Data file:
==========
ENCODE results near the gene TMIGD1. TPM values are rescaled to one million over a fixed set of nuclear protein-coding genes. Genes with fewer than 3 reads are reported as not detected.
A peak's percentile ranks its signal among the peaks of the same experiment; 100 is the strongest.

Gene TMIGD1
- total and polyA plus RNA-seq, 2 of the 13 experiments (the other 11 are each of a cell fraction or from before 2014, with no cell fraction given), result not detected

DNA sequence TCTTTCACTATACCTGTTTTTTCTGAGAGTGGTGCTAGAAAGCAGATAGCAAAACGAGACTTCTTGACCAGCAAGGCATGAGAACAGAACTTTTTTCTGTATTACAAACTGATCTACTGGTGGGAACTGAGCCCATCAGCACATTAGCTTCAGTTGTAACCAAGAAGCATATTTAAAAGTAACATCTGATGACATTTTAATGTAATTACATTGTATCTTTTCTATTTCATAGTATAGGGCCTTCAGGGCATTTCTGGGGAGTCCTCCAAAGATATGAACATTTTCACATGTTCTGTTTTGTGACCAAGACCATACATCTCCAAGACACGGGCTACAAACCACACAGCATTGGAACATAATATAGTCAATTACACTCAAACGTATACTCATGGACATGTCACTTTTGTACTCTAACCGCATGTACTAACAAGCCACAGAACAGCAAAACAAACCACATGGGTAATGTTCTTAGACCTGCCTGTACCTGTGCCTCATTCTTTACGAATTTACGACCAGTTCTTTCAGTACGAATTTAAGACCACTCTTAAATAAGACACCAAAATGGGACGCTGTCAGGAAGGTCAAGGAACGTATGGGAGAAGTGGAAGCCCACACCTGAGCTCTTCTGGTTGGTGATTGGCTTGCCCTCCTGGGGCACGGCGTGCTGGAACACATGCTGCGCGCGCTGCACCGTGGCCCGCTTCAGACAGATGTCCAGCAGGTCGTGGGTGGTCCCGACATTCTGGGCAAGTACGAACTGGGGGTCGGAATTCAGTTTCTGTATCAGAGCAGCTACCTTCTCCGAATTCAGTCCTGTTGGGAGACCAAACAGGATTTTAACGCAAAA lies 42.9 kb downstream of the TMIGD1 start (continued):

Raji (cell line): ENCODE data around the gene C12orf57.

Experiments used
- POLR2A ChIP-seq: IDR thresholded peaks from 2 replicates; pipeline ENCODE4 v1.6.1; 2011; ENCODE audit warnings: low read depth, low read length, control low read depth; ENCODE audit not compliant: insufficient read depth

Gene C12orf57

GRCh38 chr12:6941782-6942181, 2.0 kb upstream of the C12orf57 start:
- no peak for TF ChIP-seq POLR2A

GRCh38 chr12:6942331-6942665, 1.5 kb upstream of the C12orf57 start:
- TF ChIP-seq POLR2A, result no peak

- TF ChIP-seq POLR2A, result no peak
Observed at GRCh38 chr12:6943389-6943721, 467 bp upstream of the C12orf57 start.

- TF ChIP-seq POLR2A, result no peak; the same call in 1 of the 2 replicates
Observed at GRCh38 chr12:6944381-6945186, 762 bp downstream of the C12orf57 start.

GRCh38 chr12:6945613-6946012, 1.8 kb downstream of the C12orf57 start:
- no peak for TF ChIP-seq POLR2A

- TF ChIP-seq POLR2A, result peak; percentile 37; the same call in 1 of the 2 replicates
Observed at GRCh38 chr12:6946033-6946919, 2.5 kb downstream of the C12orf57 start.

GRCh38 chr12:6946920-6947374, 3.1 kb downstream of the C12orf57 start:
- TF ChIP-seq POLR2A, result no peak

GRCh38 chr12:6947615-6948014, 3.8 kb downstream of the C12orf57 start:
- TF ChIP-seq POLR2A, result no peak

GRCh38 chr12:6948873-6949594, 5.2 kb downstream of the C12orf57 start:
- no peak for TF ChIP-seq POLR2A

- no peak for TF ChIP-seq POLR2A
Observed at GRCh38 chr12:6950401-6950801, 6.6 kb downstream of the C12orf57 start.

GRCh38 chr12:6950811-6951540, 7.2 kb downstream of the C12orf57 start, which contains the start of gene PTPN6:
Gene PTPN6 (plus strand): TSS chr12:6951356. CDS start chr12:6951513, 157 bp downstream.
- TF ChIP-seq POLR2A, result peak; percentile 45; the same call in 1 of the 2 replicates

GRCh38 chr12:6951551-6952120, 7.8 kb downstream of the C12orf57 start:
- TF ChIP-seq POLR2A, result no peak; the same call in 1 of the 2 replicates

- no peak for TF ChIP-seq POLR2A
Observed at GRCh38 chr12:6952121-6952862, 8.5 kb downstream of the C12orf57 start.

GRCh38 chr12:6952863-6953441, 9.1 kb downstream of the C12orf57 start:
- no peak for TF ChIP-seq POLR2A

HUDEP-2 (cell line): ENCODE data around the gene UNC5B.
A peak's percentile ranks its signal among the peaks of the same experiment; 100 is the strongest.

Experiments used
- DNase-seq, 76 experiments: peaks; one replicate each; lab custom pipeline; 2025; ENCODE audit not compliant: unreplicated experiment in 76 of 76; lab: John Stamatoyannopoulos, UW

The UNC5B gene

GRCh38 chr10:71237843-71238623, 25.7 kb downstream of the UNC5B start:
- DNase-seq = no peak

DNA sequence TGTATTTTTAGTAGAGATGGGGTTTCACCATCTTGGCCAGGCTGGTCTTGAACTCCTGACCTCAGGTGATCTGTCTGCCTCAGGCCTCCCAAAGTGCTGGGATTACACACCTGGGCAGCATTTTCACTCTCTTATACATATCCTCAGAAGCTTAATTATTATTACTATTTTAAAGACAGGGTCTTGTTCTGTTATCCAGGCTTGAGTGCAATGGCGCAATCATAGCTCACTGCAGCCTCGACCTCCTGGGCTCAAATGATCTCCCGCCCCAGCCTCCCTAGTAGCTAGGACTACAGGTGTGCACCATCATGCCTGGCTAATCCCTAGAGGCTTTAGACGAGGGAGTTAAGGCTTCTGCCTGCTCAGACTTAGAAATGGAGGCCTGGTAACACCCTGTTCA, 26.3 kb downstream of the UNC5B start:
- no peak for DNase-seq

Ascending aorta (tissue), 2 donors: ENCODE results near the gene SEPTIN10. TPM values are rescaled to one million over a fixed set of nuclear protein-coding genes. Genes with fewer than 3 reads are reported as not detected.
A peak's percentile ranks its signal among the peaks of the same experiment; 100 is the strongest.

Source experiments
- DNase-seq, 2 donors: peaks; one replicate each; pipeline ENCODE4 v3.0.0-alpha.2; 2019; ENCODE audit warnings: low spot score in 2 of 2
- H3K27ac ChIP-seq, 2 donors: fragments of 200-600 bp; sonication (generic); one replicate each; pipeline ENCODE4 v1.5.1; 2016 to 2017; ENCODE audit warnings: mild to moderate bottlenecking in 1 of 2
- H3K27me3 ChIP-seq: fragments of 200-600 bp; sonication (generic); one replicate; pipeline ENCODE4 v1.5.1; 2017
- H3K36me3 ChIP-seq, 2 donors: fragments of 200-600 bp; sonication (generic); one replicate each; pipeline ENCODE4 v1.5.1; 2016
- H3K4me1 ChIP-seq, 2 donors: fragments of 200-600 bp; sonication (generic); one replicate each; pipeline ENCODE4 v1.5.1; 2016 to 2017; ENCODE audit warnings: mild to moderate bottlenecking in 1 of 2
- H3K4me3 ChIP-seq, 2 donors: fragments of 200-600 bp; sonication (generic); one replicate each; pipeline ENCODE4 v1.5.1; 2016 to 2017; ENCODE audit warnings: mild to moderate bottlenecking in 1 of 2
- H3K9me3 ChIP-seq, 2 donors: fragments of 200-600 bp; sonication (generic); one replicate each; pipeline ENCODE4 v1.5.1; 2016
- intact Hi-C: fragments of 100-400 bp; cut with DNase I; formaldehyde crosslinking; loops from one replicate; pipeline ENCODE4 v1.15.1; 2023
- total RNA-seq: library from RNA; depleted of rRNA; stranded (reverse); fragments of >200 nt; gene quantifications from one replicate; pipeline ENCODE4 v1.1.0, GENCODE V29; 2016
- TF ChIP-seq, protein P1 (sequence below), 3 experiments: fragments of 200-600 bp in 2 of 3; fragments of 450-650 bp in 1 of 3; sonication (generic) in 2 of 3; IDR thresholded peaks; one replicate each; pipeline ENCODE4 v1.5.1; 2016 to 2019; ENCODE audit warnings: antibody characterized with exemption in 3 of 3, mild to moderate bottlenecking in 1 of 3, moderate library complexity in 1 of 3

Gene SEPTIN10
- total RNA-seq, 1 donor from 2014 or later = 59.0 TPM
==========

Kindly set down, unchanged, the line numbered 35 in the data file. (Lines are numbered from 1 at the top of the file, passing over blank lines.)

- no peak for TF ChIP-seq POLR2A